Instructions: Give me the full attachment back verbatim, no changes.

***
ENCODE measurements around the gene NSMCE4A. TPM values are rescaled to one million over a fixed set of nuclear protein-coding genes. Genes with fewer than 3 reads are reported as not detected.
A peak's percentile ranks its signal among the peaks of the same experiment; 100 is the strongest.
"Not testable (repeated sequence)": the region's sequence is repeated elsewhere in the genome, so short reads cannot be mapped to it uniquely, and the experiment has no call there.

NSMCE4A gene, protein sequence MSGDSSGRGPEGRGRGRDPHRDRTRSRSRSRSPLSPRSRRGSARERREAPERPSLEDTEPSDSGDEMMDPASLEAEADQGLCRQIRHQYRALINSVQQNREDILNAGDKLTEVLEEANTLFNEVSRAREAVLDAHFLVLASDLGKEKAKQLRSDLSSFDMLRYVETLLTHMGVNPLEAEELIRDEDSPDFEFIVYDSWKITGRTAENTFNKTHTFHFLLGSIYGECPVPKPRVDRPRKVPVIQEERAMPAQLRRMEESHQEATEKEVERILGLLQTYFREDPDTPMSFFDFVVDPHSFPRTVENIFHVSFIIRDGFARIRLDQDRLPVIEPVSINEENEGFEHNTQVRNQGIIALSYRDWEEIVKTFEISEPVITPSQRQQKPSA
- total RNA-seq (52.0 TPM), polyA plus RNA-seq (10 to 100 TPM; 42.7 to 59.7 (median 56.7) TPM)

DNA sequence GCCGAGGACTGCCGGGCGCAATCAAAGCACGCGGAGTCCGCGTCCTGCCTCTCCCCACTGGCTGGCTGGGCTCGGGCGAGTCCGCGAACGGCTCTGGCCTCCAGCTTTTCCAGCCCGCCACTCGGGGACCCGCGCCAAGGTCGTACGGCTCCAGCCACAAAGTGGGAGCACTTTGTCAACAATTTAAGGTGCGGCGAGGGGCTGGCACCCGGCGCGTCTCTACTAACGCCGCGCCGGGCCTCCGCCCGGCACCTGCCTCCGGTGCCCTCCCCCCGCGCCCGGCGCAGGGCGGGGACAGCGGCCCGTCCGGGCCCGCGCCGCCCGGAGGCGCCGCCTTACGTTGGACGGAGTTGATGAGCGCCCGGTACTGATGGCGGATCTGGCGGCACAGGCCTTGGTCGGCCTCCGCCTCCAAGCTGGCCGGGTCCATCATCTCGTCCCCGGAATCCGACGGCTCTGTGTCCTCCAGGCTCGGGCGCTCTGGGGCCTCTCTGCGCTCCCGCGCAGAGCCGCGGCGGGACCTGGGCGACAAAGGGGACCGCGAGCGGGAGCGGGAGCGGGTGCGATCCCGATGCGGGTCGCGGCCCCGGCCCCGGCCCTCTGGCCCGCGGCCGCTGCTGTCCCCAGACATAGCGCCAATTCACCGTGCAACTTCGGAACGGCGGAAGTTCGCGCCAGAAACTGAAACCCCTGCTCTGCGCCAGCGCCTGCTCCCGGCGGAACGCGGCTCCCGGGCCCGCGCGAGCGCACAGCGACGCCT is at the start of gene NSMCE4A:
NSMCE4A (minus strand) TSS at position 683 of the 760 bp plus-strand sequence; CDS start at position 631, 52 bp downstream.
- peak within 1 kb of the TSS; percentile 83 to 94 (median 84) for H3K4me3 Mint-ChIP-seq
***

ENCODE measurements around the gene NSMCE4A. TPM values are rescaled to one million over a fixed set of nuclear protein-coding genes. Genes with fewer than 3 reads are reported as not detected.
A peak's percentile ranks its signal among the peaks of the same experiment; 100 is the strongest.
"Not testable (repeated sequence)": the region's sequence is repeated elsewhere in the genome, so short reads cannot be mapped to it uniquely, and the experiment has no call there.

NSMCE4A gene, protein sequence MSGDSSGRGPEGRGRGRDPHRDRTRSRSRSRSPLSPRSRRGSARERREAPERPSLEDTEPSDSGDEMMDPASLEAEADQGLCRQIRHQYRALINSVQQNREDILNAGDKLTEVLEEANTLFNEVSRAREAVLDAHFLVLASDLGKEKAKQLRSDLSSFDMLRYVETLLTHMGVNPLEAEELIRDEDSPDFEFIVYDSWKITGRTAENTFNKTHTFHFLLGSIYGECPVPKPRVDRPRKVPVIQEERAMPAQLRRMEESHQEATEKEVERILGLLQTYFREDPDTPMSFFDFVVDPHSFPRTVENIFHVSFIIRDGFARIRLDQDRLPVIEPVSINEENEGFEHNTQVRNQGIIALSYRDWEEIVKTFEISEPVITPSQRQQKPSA
- total RNA-seq (52.0 TPM), polyA plus RNA-seq (10 to 100 TPM; 42.7 to 59.7 (median 56.7) TPM)

DNA sequence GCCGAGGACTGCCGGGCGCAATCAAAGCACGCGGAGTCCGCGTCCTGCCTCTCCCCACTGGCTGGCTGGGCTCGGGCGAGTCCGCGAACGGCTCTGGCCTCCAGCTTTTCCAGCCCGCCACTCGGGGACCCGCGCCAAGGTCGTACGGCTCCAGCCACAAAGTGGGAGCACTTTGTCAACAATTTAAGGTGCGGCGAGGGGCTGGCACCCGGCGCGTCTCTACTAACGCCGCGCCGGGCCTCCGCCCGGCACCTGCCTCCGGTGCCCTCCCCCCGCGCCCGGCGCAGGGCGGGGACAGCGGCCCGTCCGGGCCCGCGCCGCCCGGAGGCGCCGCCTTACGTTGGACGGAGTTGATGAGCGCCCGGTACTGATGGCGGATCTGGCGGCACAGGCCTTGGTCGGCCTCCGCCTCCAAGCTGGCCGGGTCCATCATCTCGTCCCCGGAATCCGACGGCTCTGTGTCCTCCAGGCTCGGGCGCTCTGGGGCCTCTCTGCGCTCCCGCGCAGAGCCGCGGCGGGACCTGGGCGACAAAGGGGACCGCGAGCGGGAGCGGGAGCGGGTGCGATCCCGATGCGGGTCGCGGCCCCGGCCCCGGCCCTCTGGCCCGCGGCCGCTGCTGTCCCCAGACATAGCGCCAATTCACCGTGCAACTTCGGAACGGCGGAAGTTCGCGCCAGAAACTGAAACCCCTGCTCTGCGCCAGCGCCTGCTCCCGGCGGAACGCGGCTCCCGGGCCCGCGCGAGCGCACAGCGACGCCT is at the start of gene NSMCE4A:
NSMCE4A (minus strand) TSS at position 683 of the 760 bp plus-strand sequence; CDS start at position 631, 52 bp downstream.
- peak within 1 kb of the TSS; percentile 83 to 94 (median 84) for H3K4me3 Mint-ChIP-seq